GPs feel frustrated, stressed and undervalued
Having interviewed several GPs over the last few months, it has become evident that they care. Frustration at not being able to provide the care that their patients need, now manifests itself in chronic levels of stress. A vicious cycle has ensued. How can a GP provide the levels of care needed if stressed to the point that they themselves become ill or decide enough is enough and retire or move abroad, where conditions and salaries are more in line with the responsibilities they deal with on a daily basis? Our GPs want to deliver but are being thwarted at every turn. In rural & island areas conditions have deteriorated.
GPs feel undervalued and rightly so. Daily criticism from the right-wing media is adding to their stress. I’m not going into the failures of successive Westminster Governments to address the crisis in GP practice or indeed the wider issues around healthcare in England & Wales. The amateur attempts of an increasingly right-wing government at resolving issues around GP practice are not what the Scottish Government should be looking to adopt, if we are to heal this gaping wound in rural healthcare that has been left untreated for far too long. We must not allow this wound to fester and get to the stage where any measure taken to promote healing is pointless. This article focus on GP practice, but in particular rural & island healthcare provision because, as already mentioned, in order to deliver and support the Scottish government’s goal of a well-being economy we need to look after the people that are providing the means by which a well-being economy is attained. It should be emphasised that in Scotland our healthcare provision and practice is devolved to the Scottish Government. It is our government in Holyrood that has overall responsibility for ensuring that healthcare is delivered in Scotland.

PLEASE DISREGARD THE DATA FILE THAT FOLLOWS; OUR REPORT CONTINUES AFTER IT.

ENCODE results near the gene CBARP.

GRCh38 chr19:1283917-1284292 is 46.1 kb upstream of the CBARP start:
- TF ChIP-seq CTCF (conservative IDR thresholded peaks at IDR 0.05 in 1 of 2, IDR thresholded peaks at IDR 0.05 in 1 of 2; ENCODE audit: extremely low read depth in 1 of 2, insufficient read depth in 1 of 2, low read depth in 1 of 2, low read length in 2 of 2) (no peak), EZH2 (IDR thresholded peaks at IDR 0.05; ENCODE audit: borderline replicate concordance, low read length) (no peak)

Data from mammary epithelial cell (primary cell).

Phil Wilson, Professor of primary care and rural health at Aberdeen University & acting chair of the Rural GP Association of Scotland highlighted in a recent article that it’s been a century since Sir John Dewar established the Highlands & Islands Medical Service.
Sadly the service hasn’t been maintained at the level experienced by earlier generations. The last GP contract negotiated in 2018 between Scottish Government and the British Medical association was only supported by 28% of GPs. Professor Wilson stated he couldn’t find a single rural GP that had supported it. There was no allocation of cash to rural GPs. Instead, the support for hospital treatment and vaccinations was removed, replaced by “ multi-disciplinary teams”.
Recruitment & Retention
Recruitment of rural GPs in Scotland is an ongoing challenge. Vacancies are at an all time high, with “vacancy heatmaps“ showing that every area in Scotland is affected by staff shortages.
The difference between urban and rural GP vacancies is stark. In Glasgow the vacancy rate is 3, in Orkney it’s 12 and Shetland 25 per 100,000 population.
The Scottish Government have introduced a £20,000 incentive bursary to help fill rural vacancies. To qualify, trainee GPs have to commit to a contract lasting between 24 and 36months in an area where vacancies have been hard to fill.
Leaving aside the measures in place to retain staff, it’s obvious that reform of terms & conditions is vital if retention of GPs is to be at the forefront of a rural & remote healthcare service that will improve health to a level which impacts the economy in a positive way.
New initiatives to recruit and retain GPs to rural & island posts are urgently needed. Research has determined that other elements of a good life, such as opportunities to interact socially within a community, housing and educational provision for those doctors with families, are as important as the job itself.